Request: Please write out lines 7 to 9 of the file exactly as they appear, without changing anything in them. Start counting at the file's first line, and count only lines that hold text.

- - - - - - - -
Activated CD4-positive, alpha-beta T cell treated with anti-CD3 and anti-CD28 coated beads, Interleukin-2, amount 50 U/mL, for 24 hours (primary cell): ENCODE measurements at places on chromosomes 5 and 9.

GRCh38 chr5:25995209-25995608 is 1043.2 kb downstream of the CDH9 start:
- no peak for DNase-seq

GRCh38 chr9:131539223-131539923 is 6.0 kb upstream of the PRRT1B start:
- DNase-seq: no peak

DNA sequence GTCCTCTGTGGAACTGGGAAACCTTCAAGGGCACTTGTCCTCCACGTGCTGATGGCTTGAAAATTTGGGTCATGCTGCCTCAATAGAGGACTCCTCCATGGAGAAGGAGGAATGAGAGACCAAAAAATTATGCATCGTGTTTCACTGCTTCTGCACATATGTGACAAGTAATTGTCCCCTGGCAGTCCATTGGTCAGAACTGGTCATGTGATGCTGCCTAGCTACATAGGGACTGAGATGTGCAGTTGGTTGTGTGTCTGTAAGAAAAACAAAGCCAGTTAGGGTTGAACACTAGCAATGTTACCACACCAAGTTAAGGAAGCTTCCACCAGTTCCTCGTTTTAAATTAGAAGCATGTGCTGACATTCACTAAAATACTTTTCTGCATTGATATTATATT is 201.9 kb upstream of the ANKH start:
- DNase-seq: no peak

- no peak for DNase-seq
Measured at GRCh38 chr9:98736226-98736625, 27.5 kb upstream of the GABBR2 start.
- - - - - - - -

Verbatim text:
- DNase-seq: no peak

- no peak for DNase-seq
Measured at GRCh38 chr9:98736226-98736625, 27.5 kb upstream of the GABBR2 start.